Mt Aspiring Climb, New Zealand

22 February - 1 March 2007

 

All content copyright © Ashley Burke 2007. Not to be copied, duplicated or used for any purpose without permission.

Day 6 - SUMMIT DAY!

27 Feb 2007

Today was the big day. We rose at 3am and saw a sky sprayed with stars, and although a cold south westerly was blowing, all the signs were that today would be a fine day. So at 3:50am after some tea and breakfast, we set off.

It was a very challenging day of climbing for us, particularly on the lower section of the North West ridge of Aspiring, which was an exposed rocky ridge. We had to find our way along some of this section in the dark. When it became light, the extreme vertical exposure became apparent, with precipitous drops into glaciated valleys on either side.

Higher up the mountain was easier though, and we reached the summit at 1:15pm. The weather remained perfect all day, and the south westerly wind eased, but it was still 9pm by the time we were safely back at Colin Todd Hut. It had been a 17 hour effort, but well worthwhile, and we all made it to the top and back safely.

When dawn broke, it revealed a stunning mountain view.

     
The morning views, although magnificent, reveled how slow our progress had been. We were still struggling along the lower section of the North West Ridge, most of the mountain was still ahead of us.
     
And the morning views revealed the huge vertical exposure of the ridge. Should the weather turn bad, things would get serious. However, as far as the eye could see the weather was perfect and the wind was from the south west, so we were confident that it would hold and that it was safe to go on.
     

Here is one of the obstacles on the North West ridge. We had to climb this very steep slab to the base of the rock outcrop at the top-left. We then had to sidle to the left of this outcrop, and doing so forced us to make one or two perilously exposed manoevres. Directly below us was the Therma Glacier, some 400m below.

     

Once past the obstacles of the lower section of the ridge, we had to sidle along a series of steep and loose ledges. Finally, after some more steep climbing, we regained the crest of the ridge, which became easier, and these views to the north were offered.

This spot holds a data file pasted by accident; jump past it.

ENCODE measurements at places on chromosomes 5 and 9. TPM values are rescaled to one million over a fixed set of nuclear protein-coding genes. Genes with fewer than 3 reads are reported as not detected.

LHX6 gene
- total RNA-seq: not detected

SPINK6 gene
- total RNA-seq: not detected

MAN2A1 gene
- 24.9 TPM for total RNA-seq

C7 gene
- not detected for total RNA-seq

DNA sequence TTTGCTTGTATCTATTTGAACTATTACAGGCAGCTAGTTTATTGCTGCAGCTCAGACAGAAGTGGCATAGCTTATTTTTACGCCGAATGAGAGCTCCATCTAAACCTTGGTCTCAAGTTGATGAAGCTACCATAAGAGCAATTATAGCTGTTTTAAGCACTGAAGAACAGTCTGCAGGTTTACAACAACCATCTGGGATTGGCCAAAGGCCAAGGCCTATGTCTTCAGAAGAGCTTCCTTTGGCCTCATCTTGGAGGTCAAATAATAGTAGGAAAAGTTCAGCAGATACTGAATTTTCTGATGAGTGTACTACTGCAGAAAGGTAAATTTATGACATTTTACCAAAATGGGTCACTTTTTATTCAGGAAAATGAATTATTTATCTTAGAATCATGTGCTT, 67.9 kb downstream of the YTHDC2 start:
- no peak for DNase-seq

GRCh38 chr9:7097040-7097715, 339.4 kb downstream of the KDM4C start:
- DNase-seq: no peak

Mt Cook, the highest mountain in New Zealand, can be seen on the far distant horizon.

     
The Therma Glacier sucked down by gravity into the valley, that is still covered by mist.
     
Once we regained the main ridge, the going was easier and as we climbed, we begin to rise above all the surrounding peaks.
     
Rugged peaks, all below us now, and the Tasman Sea beyond.
     
Looking down into the valley to the north, the mist is starting to break up now.
     
Finally, all that is left between us and the summit is this ridge of snow. We roped up and climbed this ridge in a series of picthes until we reached the summit at 1:15pm.
     
Greg Salway is now only a few paces from the summit of Mt Aspiring.
     
Greg Salway pauses before taking the last few steps to the summit.
     
Greg Salway on his final pitch, only 2 or 3 paces from the summit of Mt Aspiring.
     
Chris Berwick is close behind, and pauses for the camera before taking the final steps to the summit.
     
Chris takes the final steps to the summit.
     
Chris takes the final steps to the summit.
     
Chris Berwick reaches the summit of Mt Aspiring.
     

We enjoy panoramic views from the summit.

From left to right: Greg Salway, Ashley Burke, Rob Hynes.

Photo: Chris Berwick.

     
From the summit, everything is below us. It is like being up in an aeroplane ... except that we are outside. The sense of height is strong, as Mt Aspiring towers above all the nearby peaks.
     
By the time we are off the Nort West Ridge it is getting late, and we descend the easy snow slope that links the north west ridge with Shipowner ridge.
     

And finally, as we approach the hut, the moon rises, and the last light of the day catches the evening peaks.

A fitting end to an incredible day out.

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All content copyright © Ashley Burke 2007. Not to be copied, duplicated or used for any purpose without permission.